Bill O'Reilly: Working women have an advantage because 'white guys can't sue'
Fox News host Bill O'Reilly on Oct. 4, 2013. [YouTube]

Despite conceding the pay disparity between women and men on Friday, Fox News Bill O'Reilly insisted that white men were at a disadvantage in the workplace compared to women with college degrees because they can file anti-discrimination lawsuits.


"The lawsuits are legion in every single American corporation," O'Reilly told Democratic Party strategists Marjorie Clifton and Mary Anne Marsh. "White guys can't sue. What do we sue for, all right? But minorities can sue and women can sue, and they are. And there's a giant industry that exploits that."

O'Reilly also argued that Marsh, a former classmate of his at Harvard University, enjoyed certain advantages because she was "nicer" than him, adding that the idea of institutional bias against women is "theoretical."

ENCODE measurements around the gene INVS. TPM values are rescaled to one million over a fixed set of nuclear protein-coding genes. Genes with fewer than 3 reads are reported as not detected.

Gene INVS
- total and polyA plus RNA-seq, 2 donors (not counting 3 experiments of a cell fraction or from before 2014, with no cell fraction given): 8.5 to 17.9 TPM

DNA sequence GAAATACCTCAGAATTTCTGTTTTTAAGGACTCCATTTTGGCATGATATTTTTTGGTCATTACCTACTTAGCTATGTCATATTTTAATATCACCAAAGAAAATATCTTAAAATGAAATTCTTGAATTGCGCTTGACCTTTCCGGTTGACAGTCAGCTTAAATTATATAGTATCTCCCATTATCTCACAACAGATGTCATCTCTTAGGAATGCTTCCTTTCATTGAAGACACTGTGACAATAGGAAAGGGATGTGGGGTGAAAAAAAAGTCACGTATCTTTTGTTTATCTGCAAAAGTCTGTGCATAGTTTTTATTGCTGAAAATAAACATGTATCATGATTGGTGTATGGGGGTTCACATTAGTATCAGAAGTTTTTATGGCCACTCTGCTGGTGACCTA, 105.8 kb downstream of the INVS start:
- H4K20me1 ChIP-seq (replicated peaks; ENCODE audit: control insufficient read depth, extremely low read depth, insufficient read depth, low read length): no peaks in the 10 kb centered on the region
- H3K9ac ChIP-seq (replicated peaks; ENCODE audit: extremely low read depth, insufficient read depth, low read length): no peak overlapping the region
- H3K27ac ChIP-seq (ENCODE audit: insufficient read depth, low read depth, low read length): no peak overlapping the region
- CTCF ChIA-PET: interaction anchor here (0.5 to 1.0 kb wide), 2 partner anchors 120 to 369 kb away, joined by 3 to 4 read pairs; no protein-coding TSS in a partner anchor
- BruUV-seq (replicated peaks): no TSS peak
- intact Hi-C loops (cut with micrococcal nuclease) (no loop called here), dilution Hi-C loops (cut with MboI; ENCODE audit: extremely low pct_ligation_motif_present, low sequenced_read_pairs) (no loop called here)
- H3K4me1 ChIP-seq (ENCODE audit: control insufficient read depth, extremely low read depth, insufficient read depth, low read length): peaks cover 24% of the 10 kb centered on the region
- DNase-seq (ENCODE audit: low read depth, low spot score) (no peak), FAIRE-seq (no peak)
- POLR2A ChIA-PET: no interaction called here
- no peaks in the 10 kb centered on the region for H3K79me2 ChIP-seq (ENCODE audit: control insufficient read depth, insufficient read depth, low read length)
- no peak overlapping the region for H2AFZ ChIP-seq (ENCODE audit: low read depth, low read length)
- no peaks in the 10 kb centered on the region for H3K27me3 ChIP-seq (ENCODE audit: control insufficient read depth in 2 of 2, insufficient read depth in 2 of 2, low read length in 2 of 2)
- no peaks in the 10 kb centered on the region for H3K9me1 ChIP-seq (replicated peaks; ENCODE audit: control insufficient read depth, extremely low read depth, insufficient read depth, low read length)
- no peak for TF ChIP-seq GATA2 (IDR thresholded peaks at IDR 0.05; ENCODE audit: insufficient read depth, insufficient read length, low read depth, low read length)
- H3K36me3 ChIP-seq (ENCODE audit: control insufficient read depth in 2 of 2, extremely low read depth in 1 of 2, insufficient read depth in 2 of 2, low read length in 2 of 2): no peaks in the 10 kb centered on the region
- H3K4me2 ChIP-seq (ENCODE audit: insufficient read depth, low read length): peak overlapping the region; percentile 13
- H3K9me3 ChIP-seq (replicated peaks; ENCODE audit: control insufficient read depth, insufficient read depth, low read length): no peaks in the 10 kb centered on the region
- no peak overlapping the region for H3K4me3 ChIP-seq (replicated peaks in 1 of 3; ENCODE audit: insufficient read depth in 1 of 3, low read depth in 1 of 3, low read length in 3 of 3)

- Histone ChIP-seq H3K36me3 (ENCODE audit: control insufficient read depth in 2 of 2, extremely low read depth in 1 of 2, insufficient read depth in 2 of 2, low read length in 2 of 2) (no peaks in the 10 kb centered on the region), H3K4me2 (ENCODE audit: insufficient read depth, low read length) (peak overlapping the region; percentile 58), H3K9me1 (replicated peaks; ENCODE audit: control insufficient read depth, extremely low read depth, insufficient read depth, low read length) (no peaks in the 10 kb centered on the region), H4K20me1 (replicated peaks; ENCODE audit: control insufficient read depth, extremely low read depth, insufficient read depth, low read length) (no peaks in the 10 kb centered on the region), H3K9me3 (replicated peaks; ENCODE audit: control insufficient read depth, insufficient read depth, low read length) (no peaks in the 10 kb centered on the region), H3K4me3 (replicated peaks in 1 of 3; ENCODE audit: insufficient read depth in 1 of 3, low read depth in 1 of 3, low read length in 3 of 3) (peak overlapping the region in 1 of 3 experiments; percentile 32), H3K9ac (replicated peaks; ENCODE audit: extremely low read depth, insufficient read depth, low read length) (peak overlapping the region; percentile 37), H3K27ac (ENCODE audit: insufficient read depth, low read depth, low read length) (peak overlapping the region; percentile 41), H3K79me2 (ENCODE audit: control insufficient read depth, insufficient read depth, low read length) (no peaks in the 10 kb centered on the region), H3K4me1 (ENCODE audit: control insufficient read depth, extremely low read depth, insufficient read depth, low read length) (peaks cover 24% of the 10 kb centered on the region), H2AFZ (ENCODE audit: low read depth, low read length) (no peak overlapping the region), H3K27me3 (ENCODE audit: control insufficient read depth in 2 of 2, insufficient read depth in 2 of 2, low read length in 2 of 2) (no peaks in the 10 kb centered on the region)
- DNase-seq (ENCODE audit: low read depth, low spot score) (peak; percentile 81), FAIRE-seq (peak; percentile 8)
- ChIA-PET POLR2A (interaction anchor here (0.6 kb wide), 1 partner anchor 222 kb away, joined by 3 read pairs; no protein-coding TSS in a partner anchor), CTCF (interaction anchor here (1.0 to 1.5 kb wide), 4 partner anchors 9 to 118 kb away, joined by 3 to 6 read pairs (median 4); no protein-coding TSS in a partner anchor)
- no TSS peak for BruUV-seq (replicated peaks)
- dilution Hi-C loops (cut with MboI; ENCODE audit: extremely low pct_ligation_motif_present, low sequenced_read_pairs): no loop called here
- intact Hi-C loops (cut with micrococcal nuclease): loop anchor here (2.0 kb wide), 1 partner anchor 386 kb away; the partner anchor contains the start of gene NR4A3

"All the professors liked her," O'Reilly said. "And if it was a choice between Mary Anne Marsh and Bill O'Reilly to get a B-plus, she was gonna get it, I was gonna get the B."

Marsh countered that when O'Reilly himself said women earn 81 percent of what a man makes, he actually made her argument.

"The fact is, women are the majority in this country, yet they make less money," Marsh countered. "They're the majority in this country yet they're woefully underrepresented in the places that matter: government and business. We have not elected a woman president of the United States yet. That's shameful."

However, O'Reilly attributed the pay gap between men and women to, among other things, "emotional differences" between them and the prevalence of stay-at-home mothers who work part-time. He also minimized the presence of an "old boy network" preventing women from reaching higher echelons in the workplace.

"That does not seem to be fair. But life is not fair," he said. "I, your humble correspondent, have been scorned by the establishment during my career. Most corporate workers have. Especially if they think independently."

Watch the segment, as posted online on Friday, below.